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We do certainly seem to be having a real winter, finally, and lasting for longer than a couple of days! Hoorah!
My husband always gets a kick out of my attitude toward whatever weather’s happening: hot is wonderful for ripening tomatoes, cold is great for fruit trees’ chill hours, moderate and dry is fine for working in the garden.
But, now our wet drippiness is truly a gift to the garden as a whole, after all these years of drought and the driest February which should have been our wettest month.
So I go outdoors, stretch out my arms, turn my head up to the sky, and relish every individual drop, knowing that the garden is equally appreciative in absorbing all the moisture.
Coffee Grounds as Nutritional Mulch
Two years ago, following a not-very-vigorous pea crop, I started mulching my bed with coffee grounds I’d picked up at Starbucks following some publicity about the company’s eagerness to give them away to gardeners.
Because coffee is acidic, I’d assumed that the grounds would be great for acid-loving plants like camellias, but not much else. And, I figured I’d have to compost them before using them.
But when the quantity of grounds that I could pick up went beyond my few acid-loving plants and threatened to overload the compost pile, I did some additional research. I found that the grounds were more of a middle-of-the-road provider of a broad range of nutrients, and that they didn’t need to be composted first. They could be applied directly to the garden soil.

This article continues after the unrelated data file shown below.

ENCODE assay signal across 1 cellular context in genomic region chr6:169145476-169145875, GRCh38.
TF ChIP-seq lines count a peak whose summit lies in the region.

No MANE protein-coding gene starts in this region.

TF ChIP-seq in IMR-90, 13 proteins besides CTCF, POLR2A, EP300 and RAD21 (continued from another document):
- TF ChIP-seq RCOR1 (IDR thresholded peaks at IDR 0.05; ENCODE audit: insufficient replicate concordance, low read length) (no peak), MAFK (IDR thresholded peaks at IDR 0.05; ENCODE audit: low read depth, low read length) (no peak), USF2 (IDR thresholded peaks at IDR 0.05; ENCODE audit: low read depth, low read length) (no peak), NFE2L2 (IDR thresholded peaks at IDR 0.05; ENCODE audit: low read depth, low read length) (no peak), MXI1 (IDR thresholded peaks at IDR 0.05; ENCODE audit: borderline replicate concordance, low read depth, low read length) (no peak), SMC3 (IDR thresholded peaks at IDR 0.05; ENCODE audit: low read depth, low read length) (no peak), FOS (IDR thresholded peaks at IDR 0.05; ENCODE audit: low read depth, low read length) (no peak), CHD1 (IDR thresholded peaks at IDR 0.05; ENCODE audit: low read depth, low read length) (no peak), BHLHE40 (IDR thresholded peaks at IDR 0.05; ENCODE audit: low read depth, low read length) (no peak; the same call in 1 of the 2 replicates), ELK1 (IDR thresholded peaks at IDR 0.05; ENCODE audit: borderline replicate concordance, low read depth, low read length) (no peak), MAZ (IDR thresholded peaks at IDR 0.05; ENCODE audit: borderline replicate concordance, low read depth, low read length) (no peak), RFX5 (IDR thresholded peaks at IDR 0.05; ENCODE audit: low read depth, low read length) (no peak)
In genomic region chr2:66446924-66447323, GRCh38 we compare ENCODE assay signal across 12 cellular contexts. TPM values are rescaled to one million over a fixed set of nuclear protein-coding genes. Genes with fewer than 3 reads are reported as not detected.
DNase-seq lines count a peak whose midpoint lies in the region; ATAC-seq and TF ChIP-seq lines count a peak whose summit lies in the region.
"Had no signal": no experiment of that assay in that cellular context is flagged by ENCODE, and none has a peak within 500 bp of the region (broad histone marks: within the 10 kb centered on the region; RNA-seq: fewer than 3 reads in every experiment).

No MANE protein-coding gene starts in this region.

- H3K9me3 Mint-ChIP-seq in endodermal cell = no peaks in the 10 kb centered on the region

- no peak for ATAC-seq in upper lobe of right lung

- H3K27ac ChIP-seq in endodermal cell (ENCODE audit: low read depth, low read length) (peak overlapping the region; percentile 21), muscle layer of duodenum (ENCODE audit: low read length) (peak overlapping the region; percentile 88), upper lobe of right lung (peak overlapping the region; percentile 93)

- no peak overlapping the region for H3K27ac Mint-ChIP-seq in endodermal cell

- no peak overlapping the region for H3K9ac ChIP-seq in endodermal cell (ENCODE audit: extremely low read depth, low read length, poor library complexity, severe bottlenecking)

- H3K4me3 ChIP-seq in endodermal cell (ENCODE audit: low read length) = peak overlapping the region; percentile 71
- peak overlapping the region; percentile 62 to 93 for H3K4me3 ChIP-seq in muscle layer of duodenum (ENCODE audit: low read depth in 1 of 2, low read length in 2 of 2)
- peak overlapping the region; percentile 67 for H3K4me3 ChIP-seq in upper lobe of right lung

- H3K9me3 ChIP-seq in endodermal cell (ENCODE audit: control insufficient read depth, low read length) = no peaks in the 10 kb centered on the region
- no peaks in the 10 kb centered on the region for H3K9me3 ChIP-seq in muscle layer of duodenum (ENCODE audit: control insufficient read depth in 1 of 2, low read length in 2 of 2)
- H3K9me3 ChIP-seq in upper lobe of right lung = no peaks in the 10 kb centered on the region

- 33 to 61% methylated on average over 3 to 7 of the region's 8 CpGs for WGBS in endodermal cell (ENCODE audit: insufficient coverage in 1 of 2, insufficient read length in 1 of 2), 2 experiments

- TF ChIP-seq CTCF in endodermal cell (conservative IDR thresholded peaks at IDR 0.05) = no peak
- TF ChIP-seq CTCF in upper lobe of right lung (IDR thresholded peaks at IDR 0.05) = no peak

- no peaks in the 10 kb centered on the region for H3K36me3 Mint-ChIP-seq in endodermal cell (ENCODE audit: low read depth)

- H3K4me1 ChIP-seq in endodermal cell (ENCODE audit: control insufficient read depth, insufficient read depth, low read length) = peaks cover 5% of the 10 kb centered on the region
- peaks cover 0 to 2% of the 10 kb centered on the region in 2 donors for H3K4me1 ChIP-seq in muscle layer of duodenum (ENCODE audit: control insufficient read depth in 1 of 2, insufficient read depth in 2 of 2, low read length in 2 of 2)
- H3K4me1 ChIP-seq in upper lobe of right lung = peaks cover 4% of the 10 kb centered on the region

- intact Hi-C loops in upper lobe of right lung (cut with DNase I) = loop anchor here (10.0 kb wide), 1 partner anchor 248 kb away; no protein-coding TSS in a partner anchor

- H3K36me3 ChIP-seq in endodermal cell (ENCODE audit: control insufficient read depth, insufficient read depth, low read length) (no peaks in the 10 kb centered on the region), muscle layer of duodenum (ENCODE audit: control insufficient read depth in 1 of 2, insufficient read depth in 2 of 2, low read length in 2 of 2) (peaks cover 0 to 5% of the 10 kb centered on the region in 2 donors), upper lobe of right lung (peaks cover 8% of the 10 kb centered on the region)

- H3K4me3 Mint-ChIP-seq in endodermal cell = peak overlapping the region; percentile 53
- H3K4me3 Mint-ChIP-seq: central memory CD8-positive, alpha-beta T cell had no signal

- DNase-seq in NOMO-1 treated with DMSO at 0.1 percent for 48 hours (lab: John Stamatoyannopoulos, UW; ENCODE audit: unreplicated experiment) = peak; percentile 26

This revelation made me shift into high gear, figuring I could help the entire garden with only the expense of gas to pick up the grounds a couple of times a week. So, I found about a dozen Starbucks, Peets, and Trader Joes in a local area that I was potentially willing to drive to pick up grounds.
After approaching each store with my proposal, and some false starts, I established good relationships with the management and employees at three Starbucks and one Trader Joe’s. I’d call them in the morning of any day that was convenient for me, and they’d save grounds for me to pick up later that day.
The first mass application went into that pea bed, turning in a two-inch layer of grounds into the top 4 inches of soil and compost. That next year’s peas were strong and plentiful, so I knew they were benefiting from the grounds.
Onto the rest of the garden!
Since last Spring, all the raised vegetable beds and all the fruit trees have their two-inch layers. The vegetable beds were done by September and have been beautifully productive all through the fall and winter.
We’ve just finished supplying the fruit trees, filling the space inside their watering berms a good two feet beyond their trunks with the grounds to foster nutrition to the root zones whenever the tree was watered.